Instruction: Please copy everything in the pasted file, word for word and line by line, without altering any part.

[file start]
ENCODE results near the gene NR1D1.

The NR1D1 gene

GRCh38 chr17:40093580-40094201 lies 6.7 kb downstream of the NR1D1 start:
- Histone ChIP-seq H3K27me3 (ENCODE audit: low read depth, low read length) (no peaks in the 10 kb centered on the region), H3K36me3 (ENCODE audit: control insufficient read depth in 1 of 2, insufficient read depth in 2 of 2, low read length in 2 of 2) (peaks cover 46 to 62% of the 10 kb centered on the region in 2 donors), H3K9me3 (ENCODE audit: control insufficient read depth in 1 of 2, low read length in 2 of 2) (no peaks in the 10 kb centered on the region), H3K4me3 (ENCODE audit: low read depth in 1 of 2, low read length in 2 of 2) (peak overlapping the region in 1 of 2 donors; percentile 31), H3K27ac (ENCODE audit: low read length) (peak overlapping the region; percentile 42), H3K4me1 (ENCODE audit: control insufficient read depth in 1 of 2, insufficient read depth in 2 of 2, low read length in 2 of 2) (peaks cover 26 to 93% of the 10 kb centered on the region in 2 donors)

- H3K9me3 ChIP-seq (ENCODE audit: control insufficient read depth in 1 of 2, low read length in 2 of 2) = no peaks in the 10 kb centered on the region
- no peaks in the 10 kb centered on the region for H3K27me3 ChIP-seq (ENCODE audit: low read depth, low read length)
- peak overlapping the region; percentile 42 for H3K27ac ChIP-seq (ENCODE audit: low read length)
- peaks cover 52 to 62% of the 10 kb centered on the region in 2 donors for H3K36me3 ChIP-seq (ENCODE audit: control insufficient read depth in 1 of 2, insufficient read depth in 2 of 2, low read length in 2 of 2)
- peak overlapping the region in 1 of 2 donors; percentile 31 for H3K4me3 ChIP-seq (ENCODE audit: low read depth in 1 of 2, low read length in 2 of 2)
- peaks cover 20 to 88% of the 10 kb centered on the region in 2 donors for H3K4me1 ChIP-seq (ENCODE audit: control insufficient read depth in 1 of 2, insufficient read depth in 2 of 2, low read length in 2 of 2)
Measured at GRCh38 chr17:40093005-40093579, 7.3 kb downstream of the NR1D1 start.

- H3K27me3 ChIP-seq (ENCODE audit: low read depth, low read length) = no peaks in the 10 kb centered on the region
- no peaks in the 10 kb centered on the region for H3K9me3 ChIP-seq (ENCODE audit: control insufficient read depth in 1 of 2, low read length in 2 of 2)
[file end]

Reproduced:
ENCODE results near the gene NR1D1.

The NR1D1 gene

GRCh38 chr17:40093580-40094201 lies 6.7 kb downstream of the NR1D1 start:
- Histone ChIP-seq H3K27me3 (ENCODE audit: low read depth, low read length) (no peaks in the 10 kb centered on the region), H3K36me3 (ENCODE audit: control insufficient read depth in 1 of 2, insufficient read depth in 2 of 2, low read length in 2 of 2) (peaks cover 46 to 62% of the 10 kb centered on the region in 2 donors), H3K9me3 (ENCODE audit: control insufficient read depth in 1 of 2, low read length in 2 of 2) (no peaks in the 10 kb centered on the region), H3K4me3 (ENCODE audit: low read depth in 1 of 2, low read length in 2 of 2) (peak overlapping the region in 1 of 2 donors; percentile 31), H3K27ac (ENCODE audit: low read length) (peak overlapping the region; percentile 42), H3K4me1 (ENCODE audit: control insufficient read depth in 1 of 2, insufficient read depth in 2 of 2, low read length in 2 of 2) (peaks cover 26 to 93% of the 10 kb centered on the region in 2 donors)

- H3K9me3 ChIP-seq (ENCODE audit: control insufficient read depth in 1 of 2, low read length in 2 of 2) = no peaks in the 10 kb centered on the region
- no peaks in the 10 kb centered on the region for H3K27me3 ChIP-seq (ENCODE audit: low read depth, low read length)
- peak overlapping the region; percentile 42 for H3K27ac ChIP-seq (ENCODE audit: low read length)
- peaks cover 52 to 62% of the 10 kb centered on the region in 2 donors for H3K36me3 ChIP-seq (ENCODE audit: control insufficient read depth in 1 of 2, insufficient read depth in 2 of 2, low read length in 2 of 2)
- peak overlapping the region in 1 of 2 donors; percentile 31 for H3K4me3 ChIP-seq (ENCODE audit: low read depth in 1 of 2, low read length in 2 of 2)
- peaks cover 20 to 88% of the 10 kb centered on the region in 2 donors for H3K4me1 ChIP-seq (ENCODE audit: control insufficient read depth in 1 of 2, insufficient read depth in 2 of 2, low read length in 2 of 2)
Measured at GRCh38 chr17:40093005-40093579, 7.3 kb downstream of the NR1D1 start.

- H3K27me3 ChIP-seq (ENCODE audit: low read depth, low read length) = no peaks in the 10 kb centered on the region
- no peaks in the 10 kb centered on the region for H3K9me3 ChIP-seq (ENCODE audit: control insufficient read depth in 1 of 2, low read length in 2 of 2)